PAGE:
Travel 2022: Find sanctuary from a stressful world

Those seeking some quality “me time” in which to reset and recharge should look no further than Scotland’s many unique retreats nestled among the enchanting forests, vast glens and sandy coastlines.

Meditation at Findhorn. Picture: Mel Butcher
Meditation at Findhorn. Picture: Mel Butcher

Recent global events have highlighted the important things in life and dramatically changed society, so as Covid-19 restrictions continue to ease, now is a good time to pause in a tranquil retreat.

In Wick, Caithness, wellbeing coach Donna Booth runs Vitality, which provides services including therapy, yoga and mindfulness classes, online sessions and residential retreats held in a stunning Georgian mansion called Forse House.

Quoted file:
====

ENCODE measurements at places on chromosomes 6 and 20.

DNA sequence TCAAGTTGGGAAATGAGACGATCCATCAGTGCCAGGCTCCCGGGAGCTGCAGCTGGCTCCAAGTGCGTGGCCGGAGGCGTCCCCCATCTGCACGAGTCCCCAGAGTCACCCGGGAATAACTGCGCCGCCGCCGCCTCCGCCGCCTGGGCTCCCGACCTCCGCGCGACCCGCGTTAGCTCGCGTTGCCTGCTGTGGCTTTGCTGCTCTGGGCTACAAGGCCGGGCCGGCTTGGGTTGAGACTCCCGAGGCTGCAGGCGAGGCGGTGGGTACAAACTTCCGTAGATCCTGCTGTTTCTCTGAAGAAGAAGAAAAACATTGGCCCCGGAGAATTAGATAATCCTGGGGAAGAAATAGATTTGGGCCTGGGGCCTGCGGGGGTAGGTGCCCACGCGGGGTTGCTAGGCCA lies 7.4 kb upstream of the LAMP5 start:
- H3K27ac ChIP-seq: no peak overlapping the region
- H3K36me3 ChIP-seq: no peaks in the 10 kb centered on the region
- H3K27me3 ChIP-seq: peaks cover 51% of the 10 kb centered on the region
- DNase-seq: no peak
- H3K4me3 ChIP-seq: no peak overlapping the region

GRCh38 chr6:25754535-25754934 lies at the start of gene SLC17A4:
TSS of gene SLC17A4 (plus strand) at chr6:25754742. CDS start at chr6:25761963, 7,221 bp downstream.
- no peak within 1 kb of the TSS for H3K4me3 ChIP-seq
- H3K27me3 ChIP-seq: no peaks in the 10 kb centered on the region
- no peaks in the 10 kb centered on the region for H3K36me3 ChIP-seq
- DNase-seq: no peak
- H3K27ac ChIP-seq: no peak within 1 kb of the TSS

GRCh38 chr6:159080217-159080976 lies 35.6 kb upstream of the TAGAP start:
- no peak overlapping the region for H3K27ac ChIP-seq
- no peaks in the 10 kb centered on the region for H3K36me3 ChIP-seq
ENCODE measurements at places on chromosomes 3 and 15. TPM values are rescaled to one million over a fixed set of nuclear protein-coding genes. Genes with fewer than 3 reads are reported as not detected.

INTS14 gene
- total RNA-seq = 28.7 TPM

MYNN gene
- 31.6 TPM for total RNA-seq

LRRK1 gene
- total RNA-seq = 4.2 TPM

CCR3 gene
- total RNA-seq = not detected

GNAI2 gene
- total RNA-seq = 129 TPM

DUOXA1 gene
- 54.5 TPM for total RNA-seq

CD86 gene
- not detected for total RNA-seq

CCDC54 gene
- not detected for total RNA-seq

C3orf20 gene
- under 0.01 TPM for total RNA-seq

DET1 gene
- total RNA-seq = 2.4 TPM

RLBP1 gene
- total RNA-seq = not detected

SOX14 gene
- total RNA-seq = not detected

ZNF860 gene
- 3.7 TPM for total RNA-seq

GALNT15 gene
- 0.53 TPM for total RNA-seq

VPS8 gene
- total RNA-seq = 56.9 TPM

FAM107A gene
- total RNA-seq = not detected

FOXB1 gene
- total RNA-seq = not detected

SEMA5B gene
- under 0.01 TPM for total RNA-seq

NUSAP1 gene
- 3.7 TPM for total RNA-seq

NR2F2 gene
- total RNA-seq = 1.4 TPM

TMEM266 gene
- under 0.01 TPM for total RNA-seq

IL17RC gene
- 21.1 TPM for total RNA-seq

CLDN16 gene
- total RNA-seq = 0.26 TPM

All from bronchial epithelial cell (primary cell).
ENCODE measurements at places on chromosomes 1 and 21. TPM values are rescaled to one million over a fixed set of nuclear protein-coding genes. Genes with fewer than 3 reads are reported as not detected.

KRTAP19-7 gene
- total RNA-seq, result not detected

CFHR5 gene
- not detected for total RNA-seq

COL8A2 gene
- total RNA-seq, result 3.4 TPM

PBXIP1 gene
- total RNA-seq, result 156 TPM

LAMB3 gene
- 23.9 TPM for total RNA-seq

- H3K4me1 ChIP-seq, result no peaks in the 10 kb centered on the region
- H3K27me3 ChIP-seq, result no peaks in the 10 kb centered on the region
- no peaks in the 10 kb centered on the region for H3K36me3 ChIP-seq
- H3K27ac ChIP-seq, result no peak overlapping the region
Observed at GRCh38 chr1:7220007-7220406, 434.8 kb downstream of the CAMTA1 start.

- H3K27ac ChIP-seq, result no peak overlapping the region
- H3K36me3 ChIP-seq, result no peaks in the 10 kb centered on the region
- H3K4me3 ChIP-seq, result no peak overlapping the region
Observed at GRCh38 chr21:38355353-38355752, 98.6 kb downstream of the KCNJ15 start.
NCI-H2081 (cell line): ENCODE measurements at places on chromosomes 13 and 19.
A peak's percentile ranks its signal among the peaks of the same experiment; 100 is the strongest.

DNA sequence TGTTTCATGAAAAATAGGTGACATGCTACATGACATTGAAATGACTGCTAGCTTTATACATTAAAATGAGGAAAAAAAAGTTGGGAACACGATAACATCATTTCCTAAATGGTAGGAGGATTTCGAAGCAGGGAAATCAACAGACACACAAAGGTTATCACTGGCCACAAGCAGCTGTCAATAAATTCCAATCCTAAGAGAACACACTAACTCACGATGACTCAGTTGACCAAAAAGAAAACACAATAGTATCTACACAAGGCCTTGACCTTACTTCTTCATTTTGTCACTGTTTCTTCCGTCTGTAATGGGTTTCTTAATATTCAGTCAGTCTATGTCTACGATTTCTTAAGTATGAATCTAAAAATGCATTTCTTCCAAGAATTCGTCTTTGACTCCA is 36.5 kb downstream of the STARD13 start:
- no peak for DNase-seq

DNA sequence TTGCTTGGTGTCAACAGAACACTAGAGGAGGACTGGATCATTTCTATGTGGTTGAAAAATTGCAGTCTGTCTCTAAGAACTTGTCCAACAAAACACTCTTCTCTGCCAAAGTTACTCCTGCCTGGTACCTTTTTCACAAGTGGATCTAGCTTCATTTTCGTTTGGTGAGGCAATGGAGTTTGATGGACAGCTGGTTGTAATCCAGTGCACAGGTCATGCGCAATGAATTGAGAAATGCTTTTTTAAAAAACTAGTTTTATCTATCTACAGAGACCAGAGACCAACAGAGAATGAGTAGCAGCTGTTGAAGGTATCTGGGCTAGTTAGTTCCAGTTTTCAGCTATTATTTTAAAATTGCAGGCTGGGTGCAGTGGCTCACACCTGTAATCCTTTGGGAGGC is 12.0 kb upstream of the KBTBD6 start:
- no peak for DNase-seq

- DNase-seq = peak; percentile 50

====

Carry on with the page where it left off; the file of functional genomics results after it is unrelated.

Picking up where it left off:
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There are day retreats available among a range of longer retreats held throughout the year, including the four-night Rewild Your Inner Child which is packed with outdoor activities including wild swimming, river paddling, forest exploration and yoga.

Wild swimming on a Wilderness Retreat. Picture: Anna Deacon Photography

“Located in the very far north of Scotland on the North Coast 500 route, [the venue] is completely private and peaceful,” says Donna.

Up to ten retreat-goers each have their own private room and access to three lounges with open fires, plus a yoga and meditation room, craft room, restaurant and shop.